By Robert Preidt
FRIDAY, May 31, 2019 (HealthDay News) -- Reading the notes your doctor makes during your visit appears to be good medicine.
An online survey of 20,000 adults treated at three U.S. health systems that have made clinical notes available to patients for several years finds that those who actually read them may be more likely to take medications as prescribed.
Patients listed several benefits of reading the notes: 64% said doing so helped them understand why a medication was prescribed; 62% felt more in control of their medications; 57% said the notes answered questions about medications; and 61% felt more comfortable with their prescriptions.
And 14% of patients at two of the health systems -- Beth Israel Deaconess Medical Center (BIDMC) in Boston and Geisinger in rural Pennsylvania -- said they were more likely to take their medications as prescribed after reading doctors' notes, the study found.
Meanwhile, 33% of patients at the University of Washington Medicine in Seattle, the third health system studied, considered clinical notes very helpful.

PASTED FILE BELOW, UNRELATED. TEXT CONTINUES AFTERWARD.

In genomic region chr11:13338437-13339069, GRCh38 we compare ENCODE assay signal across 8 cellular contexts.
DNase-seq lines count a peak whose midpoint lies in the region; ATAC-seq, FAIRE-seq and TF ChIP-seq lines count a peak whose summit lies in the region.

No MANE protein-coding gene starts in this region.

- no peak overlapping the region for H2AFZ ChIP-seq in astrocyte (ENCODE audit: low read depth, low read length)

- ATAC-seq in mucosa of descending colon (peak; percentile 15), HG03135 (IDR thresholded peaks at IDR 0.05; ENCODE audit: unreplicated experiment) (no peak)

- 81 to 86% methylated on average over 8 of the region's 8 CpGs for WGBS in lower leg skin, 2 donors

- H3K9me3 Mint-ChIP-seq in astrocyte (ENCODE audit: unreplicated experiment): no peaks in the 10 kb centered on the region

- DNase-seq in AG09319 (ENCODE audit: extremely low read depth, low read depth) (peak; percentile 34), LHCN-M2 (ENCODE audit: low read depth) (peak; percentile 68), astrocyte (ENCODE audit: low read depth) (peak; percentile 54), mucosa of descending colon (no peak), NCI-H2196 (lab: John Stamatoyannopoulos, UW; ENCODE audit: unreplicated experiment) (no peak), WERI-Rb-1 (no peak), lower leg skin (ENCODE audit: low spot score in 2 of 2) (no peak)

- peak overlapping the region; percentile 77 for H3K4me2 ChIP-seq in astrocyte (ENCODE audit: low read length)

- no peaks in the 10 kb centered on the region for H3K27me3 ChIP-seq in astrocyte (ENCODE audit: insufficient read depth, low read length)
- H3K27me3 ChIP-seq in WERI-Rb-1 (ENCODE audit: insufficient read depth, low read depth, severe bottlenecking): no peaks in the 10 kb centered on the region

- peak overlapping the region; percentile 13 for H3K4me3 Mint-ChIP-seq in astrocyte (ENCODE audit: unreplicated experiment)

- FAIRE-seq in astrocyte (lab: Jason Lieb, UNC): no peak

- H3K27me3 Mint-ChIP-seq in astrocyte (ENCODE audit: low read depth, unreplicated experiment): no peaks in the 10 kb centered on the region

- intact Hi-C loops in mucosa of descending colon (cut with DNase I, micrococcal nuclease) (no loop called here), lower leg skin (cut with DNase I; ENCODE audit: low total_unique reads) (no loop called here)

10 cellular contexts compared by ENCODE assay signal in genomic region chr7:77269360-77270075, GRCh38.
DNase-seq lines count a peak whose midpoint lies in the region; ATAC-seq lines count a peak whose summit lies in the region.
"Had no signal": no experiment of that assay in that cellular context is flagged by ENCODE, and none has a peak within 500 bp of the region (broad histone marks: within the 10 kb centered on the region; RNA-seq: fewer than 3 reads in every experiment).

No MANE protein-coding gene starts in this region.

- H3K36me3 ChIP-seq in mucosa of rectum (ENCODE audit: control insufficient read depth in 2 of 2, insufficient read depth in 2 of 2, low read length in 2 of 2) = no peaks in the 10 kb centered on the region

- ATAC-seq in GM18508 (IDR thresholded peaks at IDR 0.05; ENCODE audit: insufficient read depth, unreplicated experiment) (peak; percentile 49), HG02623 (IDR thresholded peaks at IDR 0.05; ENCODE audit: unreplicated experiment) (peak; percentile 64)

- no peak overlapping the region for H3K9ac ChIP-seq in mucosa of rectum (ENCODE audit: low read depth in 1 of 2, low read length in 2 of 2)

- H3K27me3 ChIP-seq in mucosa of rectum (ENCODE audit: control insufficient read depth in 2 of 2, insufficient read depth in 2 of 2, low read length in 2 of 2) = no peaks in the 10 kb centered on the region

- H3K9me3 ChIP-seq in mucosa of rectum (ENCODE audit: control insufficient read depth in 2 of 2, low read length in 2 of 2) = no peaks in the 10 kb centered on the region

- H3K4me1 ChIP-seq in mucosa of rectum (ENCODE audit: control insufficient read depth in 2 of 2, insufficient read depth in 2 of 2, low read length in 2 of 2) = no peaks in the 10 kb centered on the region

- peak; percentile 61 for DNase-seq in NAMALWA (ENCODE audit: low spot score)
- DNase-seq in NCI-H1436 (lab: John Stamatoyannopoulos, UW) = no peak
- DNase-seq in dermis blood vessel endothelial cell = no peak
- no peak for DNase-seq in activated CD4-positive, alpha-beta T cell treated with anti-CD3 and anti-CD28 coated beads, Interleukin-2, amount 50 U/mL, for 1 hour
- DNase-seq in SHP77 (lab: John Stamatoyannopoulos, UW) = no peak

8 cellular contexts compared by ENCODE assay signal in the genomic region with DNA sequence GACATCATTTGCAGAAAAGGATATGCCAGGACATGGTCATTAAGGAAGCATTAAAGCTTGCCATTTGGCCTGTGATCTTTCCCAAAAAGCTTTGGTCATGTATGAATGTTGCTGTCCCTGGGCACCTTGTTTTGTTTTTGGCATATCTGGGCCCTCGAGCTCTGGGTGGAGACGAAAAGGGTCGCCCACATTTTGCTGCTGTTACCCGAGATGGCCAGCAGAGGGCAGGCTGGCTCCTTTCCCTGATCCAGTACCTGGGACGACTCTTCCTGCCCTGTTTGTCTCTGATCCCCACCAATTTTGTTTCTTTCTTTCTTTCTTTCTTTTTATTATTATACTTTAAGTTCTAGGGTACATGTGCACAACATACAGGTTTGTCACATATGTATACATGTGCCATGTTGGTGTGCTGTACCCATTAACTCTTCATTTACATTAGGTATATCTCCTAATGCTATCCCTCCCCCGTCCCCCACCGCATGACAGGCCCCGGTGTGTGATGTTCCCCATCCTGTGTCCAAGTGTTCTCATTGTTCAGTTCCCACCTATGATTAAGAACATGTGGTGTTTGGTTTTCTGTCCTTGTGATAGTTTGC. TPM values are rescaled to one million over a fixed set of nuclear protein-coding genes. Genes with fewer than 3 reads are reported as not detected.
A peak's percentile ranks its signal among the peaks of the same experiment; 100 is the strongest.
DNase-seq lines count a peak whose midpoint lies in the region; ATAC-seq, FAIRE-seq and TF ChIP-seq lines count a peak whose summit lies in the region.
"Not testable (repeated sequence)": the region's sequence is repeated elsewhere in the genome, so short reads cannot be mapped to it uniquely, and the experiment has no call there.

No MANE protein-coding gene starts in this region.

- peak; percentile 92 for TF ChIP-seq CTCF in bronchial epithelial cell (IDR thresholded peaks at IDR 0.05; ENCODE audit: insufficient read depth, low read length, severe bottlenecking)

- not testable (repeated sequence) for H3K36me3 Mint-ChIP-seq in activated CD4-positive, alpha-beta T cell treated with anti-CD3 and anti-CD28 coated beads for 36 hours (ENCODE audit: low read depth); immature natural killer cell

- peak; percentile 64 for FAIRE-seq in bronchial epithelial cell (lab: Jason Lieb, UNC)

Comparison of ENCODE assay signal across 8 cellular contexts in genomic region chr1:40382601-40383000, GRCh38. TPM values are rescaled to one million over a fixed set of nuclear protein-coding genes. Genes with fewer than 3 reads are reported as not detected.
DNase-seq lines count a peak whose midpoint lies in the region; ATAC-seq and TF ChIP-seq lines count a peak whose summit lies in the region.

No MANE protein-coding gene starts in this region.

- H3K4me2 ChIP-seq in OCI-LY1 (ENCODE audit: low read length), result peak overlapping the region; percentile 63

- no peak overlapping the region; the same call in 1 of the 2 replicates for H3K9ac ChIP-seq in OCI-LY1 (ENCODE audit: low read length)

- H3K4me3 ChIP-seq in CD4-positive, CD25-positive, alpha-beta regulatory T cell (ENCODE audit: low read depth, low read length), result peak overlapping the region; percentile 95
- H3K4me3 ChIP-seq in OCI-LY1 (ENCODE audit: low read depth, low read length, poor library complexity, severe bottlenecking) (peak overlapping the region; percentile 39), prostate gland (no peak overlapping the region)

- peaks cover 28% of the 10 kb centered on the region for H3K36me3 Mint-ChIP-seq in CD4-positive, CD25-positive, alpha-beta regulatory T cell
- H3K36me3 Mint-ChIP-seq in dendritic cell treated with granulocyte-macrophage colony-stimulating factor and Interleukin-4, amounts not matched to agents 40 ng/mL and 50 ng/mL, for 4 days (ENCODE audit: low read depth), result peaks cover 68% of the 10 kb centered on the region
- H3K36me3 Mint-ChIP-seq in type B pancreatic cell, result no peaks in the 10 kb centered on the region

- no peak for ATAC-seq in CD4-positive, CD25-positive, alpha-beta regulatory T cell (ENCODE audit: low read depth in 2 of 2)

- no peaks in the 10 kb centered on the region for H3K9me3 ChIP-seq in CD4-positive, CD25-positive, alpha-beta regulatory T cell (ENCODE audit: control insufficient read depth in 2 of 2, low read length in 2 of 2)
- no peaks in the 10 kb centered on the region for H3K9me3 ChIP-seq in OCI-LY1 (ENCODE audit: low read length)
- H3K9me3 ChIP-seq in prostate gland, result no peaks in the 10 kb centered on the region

"Sharing clinical notes with patients is a relatively low-cost, low-touch intervention," lead author Catherine DesRoches, executive director of OpenNotes at BIDMC, said in a news release.
Though sharing notes is a cultural shift, electronic health record systems make it easier, she said, adding that the payoff could be "enormous" because poor adherence to medications costs the health care system about $300 billion a year.
"Anything that we can do to improve adherence to medications has significant value," DesRoches said.
Patients whose primary language was not English and those with lower levels of education were more likely to report benefits from being able to read their doctor's notes, according to the study published May 28 in the Annals of Internal Medicine.
Still, this kind of transparent communication initially makes doctors uneasy, said study co-author Dr. Tom Delbanco, co-founder of OpenNotes.
"They worry about many things, including potential effects on their workflow, and scaring their patients. But once they start, we know of few doctors who decide to stop, and patients overwhelmingly love it," he added in the news release. "The promise it holds for medication adherence is enormous, and we are really excited by these findings."
An accompanying editorial by Dr. David Blumenthal and Melinda Abrams of the Commonwealth Fund noted that transparency is mandated by federal law and policy.
"Our challenge now is to make the best and most of shared health care information as a tool for clinical management and health improvement," Blumenthal and Abrams wrote.